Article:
For a while, antigen tests were seen as less useful and less reliable than the more time-consuming - and expensive - PCR test, even being branded as "snake oil" by NPHET's Professor Philip Nolan earlier this year.
But today, over a year and a half into the pandemic, the Government has announced that they will play a greater role in future.
So what is rapid antigen testing, and what - if anything - has changed in the minds of decision makers to implement their use?
What is antigen testing?
Rapid antigen testing involves taking a sample from a person’s nose with a swab. The process of a nose swab would not be unfamiliar to those who have had a Covid PCR test, but for an antigen test, there is no swab taken from the throat.
The result can become available as quickly as five minutes post-swab. The test comes in a kit that would include a swab, a liquid and a plastic test card that indicates a reading.
Is it accurate?
While antigen testing can be much quicker than PCR testing, it is less accurate.
Despite this, no test is 100% accurate and all types of tests have limitations.
A PCR test is able to detect a Covid-19 infection even before the person becomes infectious. PCR testing can detect very small amounts of virus - and so can be effective over a longer period of a person’s infection.
A rapid antigen test, on the other hand, reveals patients at the peak of the infection, when the body has the highest concentration of viral proteins. The test will find the virus in most people who have symptoms but, in some cases, it may not pick up the virus at all, particularly in people who have no symptoms.
In addition, PCR tests have a lower chance of false-negative results, while a drawback of antigen testing is that it has a higher rate of false-negatives.
What are the benefits?
Antigen testing can be used much more widely than PCR tests, thanks to its speed and the fact that it can be used at home or in public settings, without the need for a swabber, a lab, or a 24-hour lead-in time.
As more of our society opens up, these tests could become a key tool in empowering people to regularly check themselves for Covid, particularly before attending a gathering or visiting a vulnerable relative.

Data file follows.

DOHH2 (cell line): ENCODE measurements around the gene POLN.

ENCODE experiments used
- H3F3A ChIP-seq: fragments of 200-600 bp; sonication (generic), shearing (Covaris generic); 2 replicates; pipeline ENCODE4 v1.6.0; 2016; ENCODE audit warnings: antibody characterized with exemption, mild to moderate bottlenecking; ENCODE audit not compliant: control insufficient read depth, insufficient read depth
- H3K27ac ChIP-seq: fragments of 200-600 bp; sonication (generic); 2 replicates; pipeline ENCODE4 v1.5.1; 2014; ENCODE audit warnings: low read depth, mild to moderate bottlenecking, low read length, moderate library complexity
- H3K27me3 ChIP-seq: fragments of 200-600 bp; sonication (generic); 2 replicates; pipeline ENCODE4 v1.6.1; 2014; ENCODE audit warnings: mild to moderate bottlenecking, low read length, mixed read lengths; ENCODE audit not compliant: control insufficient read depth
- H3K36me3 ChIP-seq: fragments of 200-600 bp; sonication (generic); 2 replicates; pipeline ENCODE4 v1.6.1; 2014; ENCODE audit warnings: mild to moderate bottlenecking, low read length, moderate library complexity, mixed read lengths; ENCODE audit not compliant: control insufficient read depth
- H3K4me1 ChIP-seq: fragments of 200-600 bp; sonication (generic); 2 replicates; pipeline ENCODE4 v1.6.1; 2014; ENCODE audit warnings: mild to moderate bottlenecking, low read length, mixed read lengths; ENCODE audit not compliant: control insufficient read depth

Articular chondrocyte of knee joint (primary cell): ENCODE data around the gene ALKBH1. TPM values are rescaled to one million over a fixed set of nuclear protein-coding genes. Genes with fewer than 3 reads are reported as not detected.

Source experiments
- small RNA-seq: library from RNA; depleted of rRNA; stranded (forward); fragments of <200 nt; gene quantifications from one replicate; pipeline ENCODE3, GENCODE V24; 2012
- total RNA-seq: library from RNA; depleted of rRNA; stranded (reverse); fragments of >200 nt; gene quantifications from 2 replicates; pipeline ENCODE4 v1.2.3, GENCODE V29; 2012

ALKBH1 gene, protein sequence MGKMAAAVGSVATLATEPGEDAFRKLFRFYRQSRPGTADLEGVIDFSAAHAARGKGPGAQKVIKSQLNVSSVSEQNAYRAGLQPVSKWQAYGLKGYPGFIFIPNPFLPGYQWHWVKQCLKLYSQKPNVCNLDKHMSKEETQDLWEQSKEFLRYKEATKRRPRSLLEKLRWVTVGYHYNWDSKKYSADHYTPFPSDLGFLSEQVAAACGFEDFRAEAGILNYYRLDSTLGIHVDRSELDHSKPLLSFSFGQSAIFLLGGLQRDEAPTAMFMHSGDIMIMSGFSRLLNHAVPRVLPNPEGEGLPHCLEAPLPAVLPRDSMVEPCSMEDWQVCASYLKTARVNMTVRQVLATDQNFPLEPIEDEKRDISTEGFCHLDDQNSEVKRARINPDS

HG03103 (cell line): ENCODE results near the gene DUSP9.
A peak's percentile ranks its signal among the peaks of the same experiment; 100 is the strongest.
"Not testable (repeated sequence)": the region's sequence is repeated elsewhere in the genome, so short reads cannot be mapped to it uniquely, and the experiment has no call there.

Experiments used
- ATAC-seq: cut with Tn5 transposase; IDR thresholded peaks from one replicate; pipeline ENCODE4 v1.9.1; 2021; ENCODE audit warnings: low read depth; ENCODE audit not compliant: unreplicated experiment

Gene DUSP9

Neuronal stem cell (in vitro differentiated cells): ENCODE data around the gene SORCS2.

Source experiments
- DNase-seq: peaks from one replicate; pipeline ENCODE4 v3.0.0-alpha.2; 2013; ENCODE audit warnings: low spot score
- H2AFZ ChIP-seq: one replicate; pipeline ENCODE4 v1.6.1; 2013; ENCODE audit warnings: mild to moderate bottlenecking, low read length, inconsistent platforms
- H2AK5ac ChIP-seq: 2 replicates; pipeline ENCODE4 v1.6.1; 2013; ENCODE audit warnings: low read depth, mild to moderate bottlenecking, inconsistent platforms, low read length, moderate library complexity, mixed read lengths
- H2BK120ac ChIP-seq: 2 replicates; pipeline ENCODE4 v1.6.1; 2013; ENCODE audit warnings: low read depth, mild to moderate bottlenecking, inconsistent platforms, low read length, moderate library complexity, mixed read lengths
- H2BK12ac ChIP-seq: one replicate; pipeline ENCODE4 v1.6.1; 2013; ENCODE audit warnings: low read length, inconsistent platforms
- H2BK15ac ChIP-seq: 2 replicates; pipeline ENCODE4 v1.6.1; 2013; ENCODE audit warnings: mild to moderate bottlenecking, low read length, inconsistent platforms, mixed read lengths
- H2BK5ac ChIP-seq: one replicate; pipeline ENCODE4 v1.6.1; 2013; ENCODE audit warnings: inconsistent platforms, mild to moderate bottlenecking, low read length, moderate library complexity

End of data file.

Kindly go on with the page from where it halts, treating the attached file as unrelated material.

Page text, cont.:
But as with any home test, it will be vital that people know how to correctly use them to reduce the risk of a false negative reading.
When used in public settings, like at nightclubs, concerts or pubs, it could provide an extra layer of protection for patrons and staff, helping to curb the potential for outbreaks in these higher-risk settings.
Why the change of heart?
Key members of NPHET have spent the last year telling people not to get too excited about antigen tests.
When the Lidl supermarket chain advertised that it would be introducing the test kits for sale, Prof Philip Nolan branded it "snake oil" on Twitter, later clarifying that "it has its place".
Chief Medical Officer Dr Tony Holohan told an Oireachtas Committee focused on reopening the aviation sector that the use of these tests to "green light" activities could pose a risk, adding at the time that vaccination and other public health measures were the best ways to safely resume travel.
But antigen tests have been used by Irish public health teams during the pandemic in outbreak situations, such as in meat plants, to give an early indication of infections.
Now that we have reached the current vaccination levels and are still faced with high numbers of cases each day, there is a feeling that adding an additional tool to the kit may help with the reopening.
What has been recommended?
Dr Holohan, in his letter last night to Minister for Health Stephen Donnelly, said that "the epidemiological situation in Ireland indicates a worsening disease profile with the future trajectory very uncertain".
A delay of four weeks to any further reopening was considered, Dr Holohan said, but at the end of that period we would likely not be in a better place.
"The NPHET today considered recommending a full pause on the easing of remaining economic restrictions, with a further review in 3-4 weeks’ time (a 'pause’). However, the NPHET considered that there is unlikely to be a sufficient improvement in the disease profile over the short term and, therefore, did not believe it tenable that any pause now would result in a further easing of measures in November," he wrote.
As a result, recommendations were made that "on balance" might help to ease the risk of reopening, such as the continued use of the Covid cert, and an examination on "the potential role and feasibility of rapid testing as a component of the Covid pass" for those who have not been able to get vaccinated on medical grounds.
So what happens next?
The Taoiseach has confirmed that there will now be an enhanced role for antigen testing throughout society.
It is one of the main changes in today's Government announcement and follows new advice from NPHET on the use of the tests.
Currently, if a person is fully vaccinated and deemed a close contact of a confirmed case, there is no advice to get a test if there are no symptoms.
But in future, if people are deemed to be a close contact and are fully vaccinated, they will be sent a rapid antigen test.
More information will be made available online for people on the use of antigen testing.
The Taoiseach said: "We will work with the sectors to develop a role for antigen tests to further improve the safety of certain events and activities".
He said they will "also work with the expert group on antigen testing in terms of the wider use of such tests amongst the general population".
The Government said it will now be encouraging people who are attending events where they will be in crowds to self-test before they go using antigen kits.